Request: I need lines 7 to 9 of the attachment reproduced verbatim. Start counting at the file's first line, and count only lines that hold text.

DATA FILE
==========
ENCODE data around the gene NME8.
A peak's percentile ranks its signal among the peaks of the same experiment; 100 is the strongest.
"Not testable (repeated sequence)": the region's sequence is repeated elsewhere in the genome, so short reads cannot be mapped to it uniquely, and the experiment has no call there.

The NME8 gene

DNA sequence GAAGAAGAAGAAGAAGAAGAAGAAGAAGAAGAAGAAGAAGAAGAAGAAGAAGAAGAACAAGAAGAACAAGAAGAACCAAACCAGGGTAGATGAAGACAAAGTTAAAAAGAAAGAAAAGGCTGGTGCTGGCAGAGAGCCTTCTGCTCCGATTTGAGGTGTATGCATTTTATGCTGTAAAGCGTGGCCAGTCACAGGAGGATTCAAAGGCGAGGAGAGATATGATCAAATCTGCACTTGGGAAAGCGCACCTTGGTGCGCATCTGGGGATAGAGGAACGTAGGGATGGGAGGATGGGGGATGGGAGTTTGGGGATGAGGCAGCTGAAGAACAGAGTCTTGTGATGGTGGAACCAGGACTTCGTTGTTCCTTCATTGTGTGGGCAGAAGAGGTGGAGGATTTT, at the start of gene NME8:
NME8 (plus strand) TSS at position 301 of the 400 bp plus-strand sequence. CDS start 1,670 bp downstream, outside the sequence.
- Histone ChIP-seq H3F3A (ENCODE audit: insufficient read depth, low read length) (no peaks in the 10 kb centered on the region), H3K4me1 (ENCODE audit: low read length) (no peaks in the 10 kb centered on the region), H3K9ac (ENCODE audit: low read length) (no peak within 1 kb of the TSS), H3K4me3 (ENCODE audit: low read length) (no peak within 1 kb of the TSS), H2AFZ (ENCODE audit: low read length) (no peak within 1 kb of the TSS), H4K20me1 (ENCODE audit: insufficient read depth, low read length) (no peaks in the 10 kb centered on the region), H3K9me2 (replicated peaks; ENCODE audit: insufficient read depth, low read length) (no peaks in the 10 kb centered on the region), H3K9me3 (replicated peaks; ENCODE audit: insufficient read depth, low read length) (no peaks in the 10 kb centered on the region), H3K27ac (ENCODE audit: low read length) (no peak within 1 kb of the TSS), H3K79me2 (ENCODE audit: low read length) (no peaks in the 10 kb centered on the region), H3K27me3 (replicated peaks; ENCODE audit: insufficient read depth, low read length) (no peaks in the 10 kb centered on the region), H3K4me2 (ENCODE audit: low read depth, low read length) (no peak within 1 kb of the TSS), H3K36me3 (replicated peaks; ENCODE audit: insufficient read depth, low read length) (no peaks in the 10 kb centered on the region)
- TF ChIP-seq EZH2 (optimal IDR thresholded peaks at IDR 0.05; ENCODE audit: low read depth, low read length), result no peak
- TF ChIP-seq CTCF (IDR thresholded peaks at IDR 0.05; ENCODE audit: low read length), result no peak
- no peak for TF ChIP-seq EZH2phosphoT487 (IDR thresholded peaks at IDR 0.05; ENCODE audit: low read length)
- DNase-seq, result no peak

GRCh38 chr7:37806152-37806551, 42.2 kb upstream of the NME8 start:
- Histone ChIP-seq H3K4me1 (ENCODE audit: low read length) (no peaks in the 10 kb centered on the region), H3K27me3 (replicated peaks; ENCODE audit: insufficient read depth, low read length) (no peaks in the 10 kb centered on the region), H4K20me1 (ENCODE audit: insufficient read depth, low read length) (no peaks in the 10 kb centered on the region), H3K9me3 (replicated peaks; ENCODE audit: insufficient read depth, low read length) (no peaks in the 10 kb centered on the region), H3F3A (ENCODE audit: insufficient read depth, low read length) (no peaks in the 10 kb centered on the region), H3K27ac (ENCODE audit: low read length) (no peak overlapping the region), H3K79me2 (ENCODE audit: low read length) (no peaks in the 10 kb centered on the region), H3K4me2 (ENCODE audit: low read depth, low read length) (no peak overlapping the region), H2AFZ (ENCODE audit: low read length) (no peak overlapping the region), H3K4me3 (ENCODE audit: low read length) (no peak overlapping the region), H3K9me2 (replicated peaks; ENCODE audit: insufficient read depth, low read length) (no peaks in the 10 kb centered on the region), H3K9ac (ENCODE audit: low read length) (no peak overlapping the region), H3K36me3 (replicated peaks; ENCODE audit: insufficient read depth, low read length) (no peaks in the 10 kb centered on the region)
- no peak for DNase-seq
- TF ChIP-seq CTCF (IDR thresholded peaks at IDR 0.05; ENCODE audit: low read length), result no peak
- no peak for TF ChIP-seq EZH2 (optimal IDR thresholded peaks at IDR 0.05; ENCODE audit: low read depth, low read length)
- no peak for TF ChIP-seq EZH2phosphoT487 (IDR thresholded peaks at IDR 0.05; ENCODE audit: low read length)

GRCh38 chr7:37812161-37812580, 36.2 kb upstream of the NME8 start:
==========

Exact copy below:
- Histone ChIP-seq H3F3A (ENCODE audit: insufficient read depth, low read length) (no peaks in the 10 kb centered on the region), H3K4me1 (ENCODE audit: low read length) (no peaks in the 10 kb centered on the region), H3K9ac (ENCODE audit: low read length) (no peak within 1 kb of the TSS), H3K4me3 (ENCODE audit: low read length) (no peak within 1 kb of the TSS), H2AFZ (ENCODE audit: low read length) (no peak within 1 kb of the TSS), H4K20me1 (ENCODE audit: insufficient read depth, low read length) (no peaks in the 10 kb centered on the region), H3K9me2 (replicated peaks; ENCODE audit: insufficient read depth, low read length) (no peaks in the 10 kb centered on the region), H3K9me3 (replicated peaks; ENCODE audit: insufficient read depth, low read length) (no peaks in the 10 kb centered on the region), H3K27ac (ENCODE audit: low read length) (no peak within 1 kb of the TSS), H3K79me2 (ENCODE audit: low read length) (no peaks in the 10 kb centered on the region), H3K27me3 (replicated peaks; ENCODE audit: insufficient read depth, low read length) (no peaks in the 10 kb centered on the region), H3K4me2 (ENCODE audit: low read depth, low read length) (no peak within 1 kb of the TSS), H3K36me3 (replicated peaks; ENCODE audit: insufficient read depth, low read length) (no peaks in the 10 kb centered on the region)
- TF ChIP-seq EZH2 (optimal IDR thresholded peaks at IDR 0.05; ENCODE audit: low read depth, low read length), result no peak
- TF ChIP-seq CTCF (IDR thresholded peaks at IDR 0.05; ENCODE audit: low read length), result no peak